Thursday, January 17, 2008

From The Board Agenda

WHAT'S THE DIFFERENCE BETWEEN BRAND AND IDENTITY? The concept of branding has become so central to discussions of marketing that we must all know what it means. Or do we? In a world where a lot of companies seem to live only for their brands, you occasionally have to wonder what lies at the heart of the enterprise. A corporation like, say, The New York Times Company means something larger, more important, than what we would normally call a brand. Nike, by contrast, is a brand. But if there is a distinction, what's the dividing line? A couple of academics with quite different backgrounds – Hamid Bouchikhi of Essec in France and John Kimberly at the Wharton School in Pennsylvania – make the case for a "soul" of the corporation. In an interview, Kimberly said that soul is tied up in the company's identity. "Companies can have a variety of phenomena in which their identity is anchored: It may be a brand, it may be a mission, it may be a particular form of business. But every company has a constellation of things which, together, define an answer to the question, Who are we?'," he said.
How does identity become a source of competitive advantage? Kimberly says identity "acts as a focal point for people's motivation and energy", creating convergence internally around this questions of "Who are we?" and "Why are we here?" Kimberly continues: "What that does is act as a force for bringing people together around a common purpose. And at the end of the day, that's what makes a company go, when people come together around a common purpose and are motivated in the same direction. It sounds very simple. Of course, it's a lot more complex than that, but at the most general level, that is, I think, the answer to the question," he said.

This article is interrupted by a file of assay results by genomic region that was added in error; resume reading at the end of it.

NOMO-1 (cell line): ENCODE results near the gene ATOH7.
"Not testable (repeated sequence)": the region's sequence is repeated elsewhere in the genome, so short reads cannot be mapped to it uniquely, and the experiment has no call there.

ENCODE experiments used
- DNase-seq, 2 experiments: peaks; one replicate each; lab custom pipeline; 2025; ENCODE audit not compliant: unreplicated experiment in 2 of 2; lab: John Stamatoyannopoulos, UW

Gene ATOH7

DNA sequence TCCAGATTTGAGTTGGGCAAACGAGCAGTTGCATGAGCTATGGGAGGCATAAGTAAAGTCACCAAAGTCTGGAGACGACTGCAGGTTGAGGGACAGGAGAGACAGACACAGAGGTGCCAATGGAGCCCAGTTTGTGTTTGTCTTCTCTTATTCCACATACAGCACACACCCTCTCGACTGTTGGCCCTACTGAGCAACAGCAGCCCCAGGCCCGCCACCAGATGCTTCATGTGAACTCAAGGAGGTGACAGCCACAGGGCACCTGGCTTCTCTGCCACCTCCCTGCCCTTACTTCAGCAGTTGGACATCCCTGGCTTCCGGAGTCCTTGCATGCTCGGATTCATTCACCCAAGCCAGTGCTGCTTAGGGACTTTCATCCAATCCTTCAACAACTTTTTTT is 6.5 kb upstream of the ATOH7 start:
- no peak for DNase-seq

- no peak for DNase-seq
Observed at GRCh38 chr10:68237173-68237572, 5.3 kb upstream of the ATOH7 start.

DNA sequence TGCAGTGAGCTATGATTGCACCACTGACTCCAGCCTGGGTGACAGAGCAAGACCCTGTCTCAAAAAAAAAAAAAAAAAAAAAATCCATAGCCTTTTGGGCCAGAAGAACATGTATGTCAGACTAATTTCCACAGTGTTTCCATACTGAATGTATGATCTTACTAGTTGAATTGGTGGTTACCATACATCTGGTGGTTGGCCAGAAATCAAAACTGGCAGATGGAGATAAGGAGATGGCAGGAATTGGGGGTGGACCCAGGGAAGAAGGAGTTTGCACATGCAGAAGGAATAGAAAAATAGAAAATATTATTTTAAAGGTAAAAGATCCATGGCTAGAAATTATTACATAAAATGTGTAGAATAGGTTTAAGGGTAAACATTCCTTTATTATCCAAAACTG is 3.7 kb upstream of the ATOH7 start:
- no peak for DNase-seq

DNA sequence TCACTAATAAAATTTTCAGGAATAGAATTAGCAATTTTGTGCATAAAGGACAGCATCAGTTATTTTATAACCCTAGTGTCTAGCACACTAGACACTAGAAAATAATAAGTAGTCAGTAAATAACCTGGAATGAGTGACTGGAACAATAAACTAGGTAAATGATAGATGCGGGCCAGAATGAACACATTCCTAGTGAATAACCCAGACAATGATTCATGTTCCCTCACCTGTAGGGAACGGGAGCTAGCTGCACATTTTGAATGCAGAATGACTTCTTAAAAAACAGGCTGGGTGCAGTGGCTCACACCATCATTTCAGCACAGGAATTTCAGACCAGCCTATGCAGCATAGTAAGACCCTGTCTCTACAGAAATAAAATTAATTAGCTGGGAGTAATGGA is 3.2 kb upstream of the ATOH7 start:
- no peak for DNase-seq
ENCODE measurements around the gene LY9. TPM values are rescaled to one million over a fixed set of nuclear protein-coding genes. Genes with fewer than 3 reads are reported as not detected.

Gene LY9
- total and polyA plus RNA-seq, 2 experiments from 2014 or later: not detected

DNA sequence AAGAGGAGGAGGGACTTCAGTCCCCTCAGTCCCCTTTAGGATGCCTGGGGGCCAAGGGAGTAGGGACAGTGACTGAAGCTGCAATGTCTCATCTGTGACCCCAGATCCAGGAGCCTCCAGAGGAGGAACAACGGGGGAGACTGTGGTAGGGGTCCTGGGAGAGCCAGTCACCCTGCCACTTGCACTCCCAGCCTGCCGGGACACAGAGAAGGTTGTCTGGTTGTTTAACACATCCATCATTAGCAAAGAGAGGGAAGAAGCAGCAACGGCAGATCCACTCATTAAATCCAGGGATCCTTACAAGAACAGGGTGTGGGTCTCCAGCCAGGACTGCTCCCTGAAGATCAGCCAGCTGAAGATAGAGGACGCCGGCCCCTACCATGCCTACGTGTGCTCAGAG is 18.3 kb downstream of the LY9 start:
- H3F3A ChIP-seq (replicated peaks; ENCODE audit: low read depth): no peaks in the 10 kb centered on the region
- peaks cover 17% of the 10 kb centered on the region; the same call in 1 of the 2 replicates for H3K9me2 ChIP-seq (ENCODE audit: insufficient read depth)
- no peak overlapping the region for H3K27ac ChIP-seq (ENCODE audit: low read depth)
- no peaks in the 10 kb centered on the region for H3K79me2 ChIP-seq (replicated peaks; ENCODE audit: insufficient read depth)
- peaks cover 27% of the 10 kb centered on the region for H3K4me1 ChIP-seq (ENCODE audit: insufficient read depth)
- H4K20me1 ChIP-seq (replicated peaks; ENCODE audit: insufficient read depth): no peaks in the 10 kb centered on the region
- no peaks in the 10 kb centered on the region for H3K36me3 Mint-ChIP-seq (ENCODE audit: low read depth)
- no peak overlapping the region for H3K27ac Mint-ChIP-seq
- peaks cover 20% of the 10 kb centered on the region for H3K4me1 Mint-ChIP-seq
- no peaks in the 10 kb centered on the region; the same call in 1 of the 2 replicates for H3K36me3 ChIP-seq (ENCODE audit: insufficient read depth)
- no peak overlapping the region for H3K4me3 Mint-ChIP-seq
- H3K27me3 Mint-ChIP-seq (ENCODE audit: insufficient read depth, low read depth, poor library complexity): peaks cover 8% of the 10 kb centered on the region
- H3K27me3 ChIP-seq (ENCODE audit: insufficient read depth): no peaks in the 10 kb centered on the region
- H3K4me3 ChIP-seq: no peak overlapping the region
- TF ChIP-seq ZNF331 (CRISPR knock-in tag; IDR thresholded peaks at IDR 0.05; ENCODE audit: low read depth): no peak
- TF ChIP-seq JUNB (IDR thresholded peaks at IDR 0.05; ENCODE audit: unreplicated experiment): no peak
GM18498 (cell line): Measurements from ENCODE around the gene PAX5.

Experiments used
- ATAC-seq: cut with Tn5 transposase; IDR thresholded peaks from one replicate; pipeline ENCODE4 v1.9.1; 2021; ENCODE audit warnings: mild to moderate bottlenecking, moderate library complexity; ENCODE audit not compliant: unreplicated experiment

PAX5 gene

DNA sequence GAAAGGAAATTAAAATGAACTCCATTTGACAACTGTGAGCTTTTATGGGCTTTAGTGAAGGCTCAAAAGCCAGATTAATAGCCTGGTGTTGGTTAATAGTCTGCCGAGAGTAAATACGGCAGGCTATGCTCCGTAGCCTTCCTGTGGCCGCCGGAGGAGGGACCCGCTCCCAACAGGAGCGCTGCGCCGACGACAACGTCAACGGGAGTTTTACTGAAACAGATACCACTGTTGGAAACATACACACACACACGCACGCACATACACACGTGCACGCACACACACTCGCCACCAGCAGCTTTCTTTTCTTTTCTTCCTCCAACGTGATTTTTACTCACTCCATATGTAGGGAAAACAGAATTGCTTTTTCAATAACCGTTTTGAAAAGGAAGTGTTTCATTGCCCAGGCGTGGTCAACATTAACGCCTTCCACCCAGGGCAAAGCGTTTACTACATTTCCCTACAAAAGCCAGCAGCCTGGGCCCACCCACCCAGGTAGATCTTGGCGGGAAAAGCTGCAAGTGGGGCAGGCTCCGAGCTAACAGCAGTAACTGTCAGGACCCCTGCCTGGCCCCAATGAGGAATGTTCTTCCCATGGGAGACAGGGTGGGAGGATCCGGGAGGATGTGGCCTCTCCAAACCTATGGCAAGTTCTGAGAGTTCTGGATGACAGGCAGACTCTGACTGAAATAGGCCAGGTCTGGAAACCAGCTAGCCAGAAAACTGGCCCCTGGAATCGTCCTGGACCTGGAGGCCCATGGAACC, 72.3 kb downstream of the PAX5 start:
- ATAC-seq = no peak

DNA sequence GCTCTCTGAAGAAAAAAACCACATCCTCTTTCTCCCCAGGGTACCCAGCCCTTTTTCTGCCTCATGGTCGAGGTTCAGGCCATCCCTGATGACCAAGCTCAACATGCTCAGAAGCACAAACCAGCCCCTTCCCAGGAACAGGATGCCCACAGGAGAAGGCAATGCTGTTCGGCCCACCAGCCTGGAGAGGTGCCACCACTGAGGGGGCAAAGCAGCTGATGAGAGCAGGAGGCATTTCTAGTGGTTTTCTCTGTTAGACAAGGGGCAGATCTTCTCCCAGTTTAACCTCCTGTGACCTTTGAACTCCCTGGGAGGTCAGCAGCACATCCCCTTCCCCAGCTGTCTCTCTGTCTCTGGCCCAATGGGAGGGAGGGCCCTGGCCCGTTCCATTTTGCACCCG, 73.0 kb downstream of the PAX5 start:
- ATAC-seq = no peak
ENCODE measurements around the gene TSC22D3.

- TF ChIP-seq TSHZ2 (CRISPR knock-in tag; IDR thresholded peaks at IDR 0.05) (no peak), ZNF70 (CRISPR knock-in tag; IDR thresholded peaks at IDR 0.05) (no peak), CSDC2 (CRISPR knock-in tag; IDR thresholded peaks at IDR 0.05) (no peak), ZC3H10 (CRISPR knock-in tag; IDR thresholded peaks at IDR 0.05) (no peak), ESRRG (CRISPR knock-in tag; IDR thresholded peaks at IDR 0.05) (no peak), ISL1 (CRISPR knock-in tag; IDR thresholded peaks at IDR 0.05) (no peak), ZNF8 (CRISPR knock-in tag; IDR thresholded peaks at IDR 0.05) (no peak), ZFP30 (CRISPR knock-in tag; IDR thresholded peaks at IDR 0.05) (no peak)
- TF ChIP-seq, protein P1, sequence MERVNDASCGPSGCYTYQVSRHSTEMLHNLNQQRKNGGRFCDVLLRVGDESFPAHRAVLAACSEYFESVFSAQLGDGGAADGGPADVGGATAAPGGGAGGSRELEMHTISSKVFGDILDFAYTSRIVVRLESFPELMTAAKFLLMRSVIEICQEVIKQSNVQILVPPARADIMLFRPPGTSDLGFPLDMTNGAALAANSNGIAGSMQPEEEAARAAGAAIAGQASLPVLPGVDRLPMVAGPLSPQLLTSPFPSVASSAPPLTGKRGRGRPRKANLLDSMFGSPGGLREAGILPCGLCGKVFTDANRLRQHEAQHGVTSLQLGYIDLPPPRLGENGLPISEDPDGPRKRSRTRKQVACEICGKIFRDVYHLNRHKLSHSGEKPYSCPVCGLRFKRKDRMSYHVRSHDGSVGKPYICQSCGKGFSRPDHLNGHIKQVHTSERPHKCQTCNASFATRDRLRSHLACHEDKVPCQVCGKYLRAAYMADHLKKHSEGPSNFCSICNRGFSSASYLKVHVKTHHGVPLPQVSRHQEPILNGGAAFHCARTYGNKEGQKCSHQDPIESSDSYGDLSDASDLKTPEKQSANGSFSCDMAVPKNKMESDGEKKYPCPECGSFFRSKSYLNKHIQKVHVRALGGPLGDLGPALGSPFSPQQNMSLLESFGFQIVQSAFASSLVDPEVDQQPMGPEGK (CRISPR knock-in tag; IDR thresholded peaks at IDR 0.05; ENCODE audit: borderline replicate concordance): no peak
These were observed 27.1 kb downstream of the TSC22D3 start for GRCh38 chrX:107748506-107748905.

The two scholars have teamed up for a book on these ideas, giving examples of companies like TCL and Lenovo, whose brands mean little but which have identities, and those like Harley Davidson, where the brand and identity merge. "And in the mind of the consumer, when you buy a Harley-Davidson, you're buying into the organization that is behind the brand," Kimberly says.
Perhaps. Remember that a lot of Harley Davidson merchandise is made by organisations that have nothing to do with motorcycles but who merely license the brand. Consumers are buying the lifestyle, but are they really buying into the organisation? Or is the organisation – internally – struggling to make sure it still buys into the consumer's image of the brand? If so, where is that "soul" Bouchikhi and Kimberly think they've found?
Source documents: The interview and podcast are available from the Knowledge@Wharton website. You can also buy the book The Soul of the Corporation by Hamid Bouchikhi and John Kimberly.
04 January 2008